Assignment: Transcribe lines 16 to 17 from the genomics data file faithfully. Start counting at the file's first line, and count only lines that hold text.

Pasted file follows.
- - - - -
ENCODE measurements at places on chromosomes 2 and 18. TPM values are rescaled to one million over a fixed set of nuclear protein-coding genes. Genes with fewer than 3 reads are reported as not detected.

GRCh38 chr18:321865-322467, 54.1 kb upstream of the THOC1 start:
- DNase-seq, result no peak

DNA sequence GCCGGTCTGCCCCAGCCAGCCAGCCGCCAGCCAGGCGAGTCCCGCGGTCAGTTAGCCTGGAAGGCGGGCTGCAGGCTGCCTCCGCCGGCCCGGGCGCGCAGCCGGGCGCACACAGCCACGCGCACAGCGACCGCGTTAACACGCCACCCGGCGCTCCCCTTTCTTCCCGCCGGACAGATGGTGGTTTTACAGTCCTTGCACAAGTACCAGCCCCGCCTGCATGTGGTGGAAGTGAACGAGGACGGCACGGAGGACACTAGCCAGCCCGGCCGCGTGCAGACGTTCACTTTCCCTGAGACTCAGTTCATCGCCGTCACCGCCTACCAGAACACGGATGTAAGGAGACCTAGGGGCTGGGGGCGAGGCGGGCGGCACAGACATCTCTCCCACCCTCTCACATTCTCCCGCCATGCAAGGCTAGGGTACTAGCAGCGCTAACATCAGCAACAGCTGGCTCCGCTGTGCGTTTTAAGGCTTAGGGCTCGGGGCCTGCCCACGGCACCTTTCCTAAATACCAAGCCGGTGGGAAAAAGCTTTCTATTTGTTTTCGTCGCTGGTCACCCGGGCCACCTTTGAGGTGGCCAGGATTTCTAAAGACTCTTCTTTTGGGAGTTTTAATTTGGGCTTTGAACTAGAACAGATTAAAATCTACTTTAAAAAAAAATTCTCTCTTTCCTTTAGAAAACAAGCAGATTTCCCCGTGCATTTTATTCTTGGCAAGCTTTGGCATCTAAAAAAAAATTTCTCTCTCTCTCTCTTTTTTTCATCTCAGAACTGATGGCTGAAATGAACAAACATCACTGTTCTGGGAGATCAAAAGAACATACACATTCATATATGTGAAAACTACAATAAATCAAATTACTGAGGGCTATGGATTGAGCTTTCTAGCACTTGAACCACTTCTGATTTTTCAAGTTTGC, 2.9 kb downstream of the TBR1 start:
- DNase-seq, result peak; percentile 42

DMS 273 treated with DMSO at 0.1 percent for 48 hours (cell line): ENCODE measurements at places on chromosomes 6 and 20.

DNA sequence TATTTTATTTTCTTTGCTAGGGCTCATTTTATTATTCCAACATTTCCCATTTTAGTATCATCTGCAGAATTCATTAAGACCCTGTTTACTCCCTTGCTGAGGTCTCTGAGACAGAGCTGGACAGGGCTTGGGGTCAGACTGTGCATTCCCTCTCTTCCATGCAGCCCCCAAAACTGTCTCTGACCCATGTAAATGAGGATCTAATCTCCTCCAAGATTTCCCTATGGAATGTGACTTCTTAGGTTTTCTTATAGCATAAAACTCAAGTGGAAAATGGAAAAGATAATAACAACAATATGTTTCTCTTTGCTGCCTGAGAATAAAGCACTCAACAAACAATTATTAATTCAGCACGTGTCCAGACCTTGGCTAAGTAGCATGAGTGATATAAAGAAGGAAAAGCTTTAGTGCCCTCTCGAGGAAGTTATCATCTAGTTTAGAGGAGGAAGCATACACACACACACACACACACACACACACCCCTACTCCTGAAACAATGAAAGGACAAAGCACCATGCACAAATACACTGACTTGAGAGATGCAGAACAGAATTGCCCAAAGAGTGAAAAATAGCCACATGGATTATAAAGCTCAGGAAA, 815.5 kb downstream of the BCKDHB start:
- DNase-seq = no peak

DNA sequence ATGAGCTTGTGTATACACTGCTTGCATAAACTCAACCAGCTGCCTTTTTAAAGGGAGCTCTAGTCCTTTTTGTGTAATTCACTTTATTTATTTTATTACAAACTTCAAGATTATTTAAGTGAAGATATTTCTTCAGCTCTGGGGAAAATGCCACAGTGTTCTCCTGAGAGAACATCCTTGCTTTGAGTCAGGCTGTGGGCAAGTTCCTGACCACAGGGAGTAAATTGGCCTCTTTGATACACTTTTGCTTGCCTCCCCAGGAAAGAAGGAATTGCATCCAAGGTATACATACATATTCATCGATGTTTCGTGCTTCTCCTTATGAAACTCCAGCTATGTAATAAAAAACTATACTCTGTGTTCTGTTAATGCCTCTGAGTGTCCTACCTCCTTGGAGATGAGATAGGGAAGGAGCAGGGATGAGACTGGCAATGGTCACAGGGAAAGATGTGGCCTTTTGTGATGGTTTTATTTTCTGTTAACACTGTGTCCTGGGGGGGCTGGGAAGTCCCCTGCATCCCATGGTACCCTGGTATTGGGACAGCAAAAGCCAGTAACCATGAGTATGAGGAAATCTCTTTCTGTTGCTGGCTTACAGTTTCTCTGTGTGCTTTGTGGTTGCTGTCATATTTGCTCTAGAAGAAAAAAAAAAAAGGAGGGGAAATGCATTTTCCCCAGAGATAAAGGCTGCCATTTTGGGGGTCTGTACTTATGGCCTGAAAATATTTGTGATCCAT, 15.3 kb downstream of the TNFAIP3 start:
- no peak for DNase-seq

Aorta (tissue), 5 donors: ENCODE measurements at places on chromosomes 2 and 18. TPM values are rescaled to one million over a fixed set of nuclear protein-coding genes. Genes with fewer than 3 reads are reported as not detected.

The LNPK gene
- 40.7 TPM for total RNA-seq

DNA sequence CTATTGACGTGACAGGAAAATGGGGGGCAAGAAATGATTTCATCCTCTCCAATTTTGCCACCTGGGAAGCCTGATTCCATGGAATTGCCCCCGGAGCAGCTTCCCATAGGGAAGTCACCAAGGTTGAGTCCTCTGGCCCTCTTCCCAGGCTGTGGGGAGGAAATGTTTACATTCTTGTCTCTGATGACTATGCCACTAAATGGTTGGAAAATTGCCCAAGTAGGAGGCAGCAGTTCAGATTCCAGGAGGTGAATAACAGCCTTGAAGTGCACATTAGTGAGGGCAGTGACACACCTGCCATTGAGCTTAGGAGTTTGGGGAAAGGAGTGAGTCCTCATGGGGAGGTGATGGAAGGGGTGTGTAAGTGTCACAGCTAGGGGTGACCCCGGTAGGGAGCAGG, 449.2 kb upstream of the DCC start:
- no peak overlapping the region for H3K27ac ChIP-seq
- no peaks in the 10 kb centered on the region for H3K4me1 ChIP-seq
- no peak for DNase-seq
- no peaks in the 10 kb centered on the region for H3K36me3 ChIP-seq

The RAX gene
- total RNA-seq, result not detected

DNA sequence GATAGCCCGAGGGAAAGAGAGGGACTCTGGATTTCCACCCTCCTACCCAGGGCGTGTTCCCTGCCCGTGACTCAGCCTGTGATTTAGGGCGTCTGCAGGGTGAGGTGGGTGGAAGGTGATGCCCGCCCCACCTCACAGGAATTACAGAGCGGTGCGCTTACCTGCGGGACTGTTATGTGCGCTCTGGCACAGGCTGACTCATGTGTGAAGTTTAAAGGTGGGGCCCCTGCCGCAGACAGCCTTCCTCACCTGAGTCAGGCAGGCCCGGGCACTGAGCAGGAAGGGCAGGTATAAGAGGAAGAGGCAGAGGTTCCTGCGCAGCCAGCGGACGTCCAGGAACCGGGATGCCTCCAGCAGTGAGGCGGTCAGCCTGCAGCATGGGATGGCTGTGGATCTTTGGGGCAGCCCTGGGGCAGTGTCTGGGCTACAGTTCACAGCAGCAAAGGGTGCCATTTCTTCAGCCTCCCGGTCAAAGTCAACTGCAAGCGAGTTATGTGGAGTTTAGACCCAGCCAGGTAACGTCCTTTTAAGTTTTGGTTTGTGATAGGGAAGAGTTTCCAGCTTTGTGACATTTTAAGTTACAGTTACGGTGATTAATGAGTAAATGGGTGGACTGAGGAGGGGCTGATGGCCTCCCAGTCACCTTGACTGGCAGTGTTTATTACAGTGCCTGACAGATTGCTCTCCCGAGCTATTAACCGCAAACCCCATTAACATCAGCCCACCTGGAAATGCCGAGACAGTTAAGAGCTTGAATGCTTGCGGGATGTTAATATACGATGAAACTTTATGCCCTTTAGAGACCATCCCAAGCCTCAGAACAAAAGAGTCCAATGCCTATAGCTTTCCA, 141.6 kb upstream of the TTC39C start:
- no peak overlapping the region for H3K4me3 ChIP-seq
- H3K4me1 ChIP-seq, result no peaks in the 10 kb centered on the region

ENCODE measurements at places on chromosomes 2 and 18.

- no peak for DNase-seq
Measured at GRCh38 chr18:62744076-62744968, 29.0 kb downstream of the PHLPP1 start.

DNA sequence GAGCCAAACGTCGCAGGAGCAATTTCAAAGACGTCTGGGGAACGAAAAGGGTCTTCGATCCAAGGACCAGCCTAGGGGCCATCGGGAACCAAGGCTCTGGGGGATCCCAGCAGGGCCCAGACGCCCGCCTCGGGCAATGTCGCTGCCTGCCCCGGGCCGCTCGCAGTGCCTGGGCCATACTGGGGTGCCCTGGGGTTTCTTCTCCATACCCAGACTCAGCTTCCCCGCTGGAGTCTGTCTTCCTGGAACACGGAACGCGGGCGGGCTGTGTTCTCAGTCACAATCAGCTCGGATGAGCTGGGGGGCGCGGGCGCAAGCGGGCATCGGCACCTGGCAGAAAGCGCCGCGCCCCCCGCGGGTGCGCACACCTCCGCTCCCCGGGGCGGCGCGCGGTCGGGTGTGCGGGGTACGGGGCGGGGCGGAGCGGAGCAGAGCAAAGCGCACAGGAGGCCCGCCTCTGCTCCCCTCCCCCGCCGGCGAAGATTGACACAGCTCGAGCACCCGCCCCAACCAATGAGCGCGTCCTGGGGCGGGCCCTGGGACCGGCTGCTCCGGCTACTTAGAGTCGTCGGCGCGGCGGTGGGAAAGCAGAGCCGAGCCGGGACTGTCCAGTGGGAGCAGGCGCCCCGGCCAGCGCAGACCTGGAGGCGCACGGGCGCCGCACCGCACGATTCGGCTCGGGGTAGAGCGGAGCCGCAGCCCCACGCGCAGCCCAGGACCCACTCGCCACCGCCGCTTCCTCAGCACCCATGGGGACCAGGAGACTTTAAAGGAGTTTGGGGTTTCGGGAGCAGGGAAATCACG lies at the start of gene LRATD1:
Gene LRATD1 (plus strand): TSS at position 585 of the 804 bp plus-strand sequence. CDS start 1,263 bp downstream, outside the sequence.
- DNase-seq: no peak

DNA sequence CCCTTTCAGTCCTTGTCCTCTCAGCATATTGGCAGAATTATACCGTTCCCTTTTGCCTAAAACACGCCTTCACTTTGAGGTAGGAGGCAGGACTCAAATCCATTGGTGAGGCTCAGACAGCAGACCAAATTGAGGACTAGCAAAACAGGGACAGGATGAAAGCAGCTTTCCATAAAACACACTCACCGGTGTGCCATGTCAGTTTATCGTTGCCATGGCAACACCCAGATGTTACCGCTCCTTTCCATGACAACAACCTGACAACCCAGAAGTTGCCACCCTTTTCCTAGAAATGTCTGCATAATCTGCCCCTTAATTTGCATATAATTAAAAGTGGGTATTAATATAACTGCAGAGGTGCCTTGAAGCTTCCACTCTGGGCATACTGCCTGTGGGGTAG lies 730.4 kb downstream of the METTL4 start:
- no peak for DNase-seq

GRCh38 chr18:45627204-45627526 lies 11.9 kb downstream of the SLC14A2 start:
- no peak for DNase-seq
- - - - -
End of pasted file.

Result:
- no peaks in the 10 kb centered on the region for H3K4me1 ChIP-seq
- no peak for DNase-seq